Cataract Surgery Recovery


Not so long ago, cataract surgery involved making a large incision in the eye, and patients were often brought into the hospital overnight or for several days. Now with the aid of new technologies, the cataract can be removed through a very tiny incision, usually on an outpatient basis, and the recovery time is significantly shorter.

Dr. Seibel’s advanced techniques do away with the need for messy ointments and eye patching typically needed following other surgical methods. Most of our patients are able to note some immediate improvement in their vision while in the recovery room following their procedure.

The day following your surgery, you will have an office appointment to ensure that you are healing properly. As visual clarity progressively improves, the eye is typically healed after only two or three weeks and ready for refracting for new glasses.  Patients who choose more advanced lens implants usually do not need glasses as much or at all after surgery.

Each individual person heals slightly differently, as does each individual eye. Do not be overly concerned if one of your eyes does not gain visual clarity within the same time frame as your other operated eye, or that of your neighbor’s or friend’s. Be sure to contact Dr. Seibel’s office immediately if you experience sudden change or loss of vision, pain, or redness. Routine follow-up visits are usually scheduled for the day after surgery, one week, and then two or three weeks after surgery. During this time you will be using eye drops to help the eye to heal and to prevent infection.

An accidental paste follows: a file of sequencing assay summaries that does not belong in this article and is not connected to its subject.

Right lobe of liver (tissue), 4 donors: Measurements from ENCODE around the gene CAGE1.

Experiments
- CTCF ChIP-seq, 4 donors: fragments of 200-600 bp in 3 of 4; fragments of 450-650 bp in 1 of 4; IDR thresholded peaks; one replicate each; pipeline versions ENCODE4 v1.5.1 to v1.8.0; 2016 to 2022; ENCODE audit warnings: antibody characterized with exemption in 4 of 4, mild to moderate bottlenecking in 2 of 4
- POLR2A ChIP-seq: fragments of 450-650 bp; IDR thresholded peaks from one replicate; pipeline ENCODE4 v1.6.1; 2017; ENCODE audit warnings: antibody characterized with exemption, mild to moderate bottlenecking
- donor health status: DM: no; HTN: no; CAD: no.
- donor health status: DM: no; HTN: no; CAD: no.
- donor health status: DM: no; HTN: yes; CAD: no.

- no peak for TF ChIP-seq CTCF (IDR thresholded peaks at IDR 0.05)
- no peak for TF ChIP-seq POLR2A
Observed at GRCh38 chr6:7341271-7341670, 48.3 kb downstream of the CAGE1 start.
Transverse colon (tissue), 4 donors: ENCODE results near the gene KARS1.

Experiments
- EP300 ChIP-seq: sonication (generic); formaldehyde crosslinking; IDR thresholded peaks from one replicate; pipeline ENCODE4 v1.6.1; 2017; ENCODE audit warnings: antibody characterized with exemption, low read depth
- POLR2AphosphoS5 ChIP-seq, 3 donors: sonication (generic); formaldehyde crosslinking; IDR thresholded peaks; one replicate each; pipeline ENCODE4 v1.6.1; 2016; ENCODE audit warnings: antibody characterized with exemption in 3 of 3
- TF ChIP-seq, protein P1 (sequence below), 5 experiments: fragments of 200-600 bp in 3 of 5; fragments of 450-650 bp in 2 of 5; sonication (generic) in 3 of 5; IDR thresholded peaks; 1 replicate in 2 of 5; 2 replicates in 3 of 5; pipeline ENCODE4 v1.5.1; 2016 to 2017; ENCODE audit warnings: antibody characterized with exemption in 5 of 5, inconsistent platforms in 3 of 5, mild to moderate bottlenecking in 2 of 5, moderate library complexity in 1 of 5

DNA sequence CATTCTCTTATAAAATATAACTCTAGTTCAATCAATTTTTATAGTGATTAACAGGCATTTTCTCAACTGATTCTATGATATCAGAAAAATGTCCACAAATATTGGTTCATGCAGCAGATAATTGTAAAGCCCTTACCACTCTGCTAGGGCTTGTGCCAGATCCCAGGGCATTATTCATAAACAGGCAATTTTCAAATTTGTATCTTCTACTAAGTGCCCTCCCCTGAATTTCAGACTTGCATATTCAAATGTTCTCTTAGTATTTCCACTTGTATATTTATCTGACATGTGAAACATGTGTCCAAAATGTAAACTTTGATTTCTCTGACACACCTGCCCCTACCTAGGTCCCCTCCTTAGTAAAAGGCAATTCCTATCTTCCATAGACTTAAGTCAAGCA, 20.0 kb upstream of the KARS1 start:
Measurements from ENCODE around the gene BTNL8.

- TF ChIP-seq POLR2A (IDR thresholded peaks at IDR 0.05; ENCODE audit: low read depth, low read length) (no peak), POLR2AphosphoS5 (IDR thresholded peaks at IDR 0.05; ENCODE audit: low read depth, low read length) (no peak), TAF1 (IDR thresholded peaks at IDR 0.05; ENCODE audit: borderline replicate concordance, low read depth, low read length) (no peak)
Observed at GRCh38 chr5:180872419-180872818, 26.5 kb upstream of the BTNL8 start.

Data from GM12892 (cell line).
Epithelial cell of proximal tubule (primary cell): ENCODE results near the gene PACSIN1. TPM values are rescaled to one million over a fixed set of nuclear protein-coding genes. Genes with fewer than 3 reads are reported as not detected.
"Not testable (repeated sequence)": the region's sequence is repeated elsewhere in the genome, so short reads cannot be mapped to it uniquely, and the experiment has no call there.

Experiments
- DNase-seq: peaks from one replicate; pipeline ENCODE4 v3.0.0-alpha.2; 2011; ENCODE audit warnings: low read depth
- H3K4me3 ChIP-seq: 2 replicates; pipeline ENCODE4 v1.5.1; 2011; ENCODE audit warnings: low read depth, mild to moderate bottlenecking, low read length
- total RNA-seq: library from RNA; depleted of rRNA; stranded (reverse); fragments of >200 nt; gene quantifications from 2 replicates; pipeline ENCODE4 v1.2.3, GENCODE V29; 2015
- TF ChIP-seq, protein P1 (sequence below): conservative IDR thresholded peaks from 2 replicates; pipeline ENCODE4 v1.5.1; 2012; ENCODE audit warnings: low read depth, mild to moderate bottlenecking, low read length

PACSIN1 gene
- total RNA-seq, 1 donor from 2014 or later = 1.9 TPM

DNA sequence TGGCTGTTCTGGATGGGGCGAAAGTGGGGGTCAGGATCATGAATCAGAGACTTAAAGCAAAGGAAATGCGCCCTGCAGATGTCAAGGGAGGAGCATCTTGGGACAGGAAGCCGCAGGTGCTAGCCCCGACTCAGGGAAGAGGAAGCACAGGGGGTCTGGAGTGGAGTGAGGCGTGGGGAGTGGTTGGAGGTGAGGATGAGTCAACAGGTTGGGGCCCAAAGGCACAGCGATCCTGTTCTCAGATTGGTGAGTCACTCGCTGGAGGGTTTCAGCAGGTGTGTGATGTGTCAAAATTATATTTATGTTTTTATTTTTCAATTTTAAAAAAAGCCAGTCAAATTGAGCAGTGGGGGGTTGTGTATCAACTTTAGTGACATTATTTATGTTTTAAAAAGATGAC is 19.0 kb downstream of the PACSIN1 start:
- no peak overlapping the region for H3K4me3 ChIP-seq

Your sight will usually improve within a few days, although complete healing may take several months. It is a good idea to have some help at home if you can, especially if you find it difficult to put your eye drops in. You can resume most of your normal activities right after surgery, but avoid extremes in lifting, bending, and straining for the first three weeks after surgery. Carrying reasonably lightweight objects, such as a laptop computer or a small bag of groceries, is usually fine. Bending over is fine, as long it does not create any strain. Avoid getting water in the operated eye for four days. Water that is normally safe for showering and drinking has bacteria in it that can possibly cause an infection where the incision was made in your eye. Wash your hair leaning backwards rather than forwards, or better yet, have someone else wash it for you. If some water does drip toward your eye, close your eyelids and very gently blot them dry with a soft towel or cloth. Avoid swimming for two weeks. You don’t need to stay indoors, but try to keep from being out in the wind, as something might blow in your eye; in your post-operative kit you will find protective wrap-around glasses. For at least one month after surgery, you’ll need to keep your hands away from your eyes to avoid rubbing them. Dr. Seibel will give you an eye-shield to wear at bedtime, to inhibit your rubbing or pressing on the eye in your sleep for the first five days after surgery. Avoid any eye make-up for one week after surgery, and for the following three weeks use only eye make-up that can be easily removed with minimal pressure to the eyelids. As for returning to work or driving, this varies from one patient to another and the kind of work involved, and should be discussed with Dr. Seibel.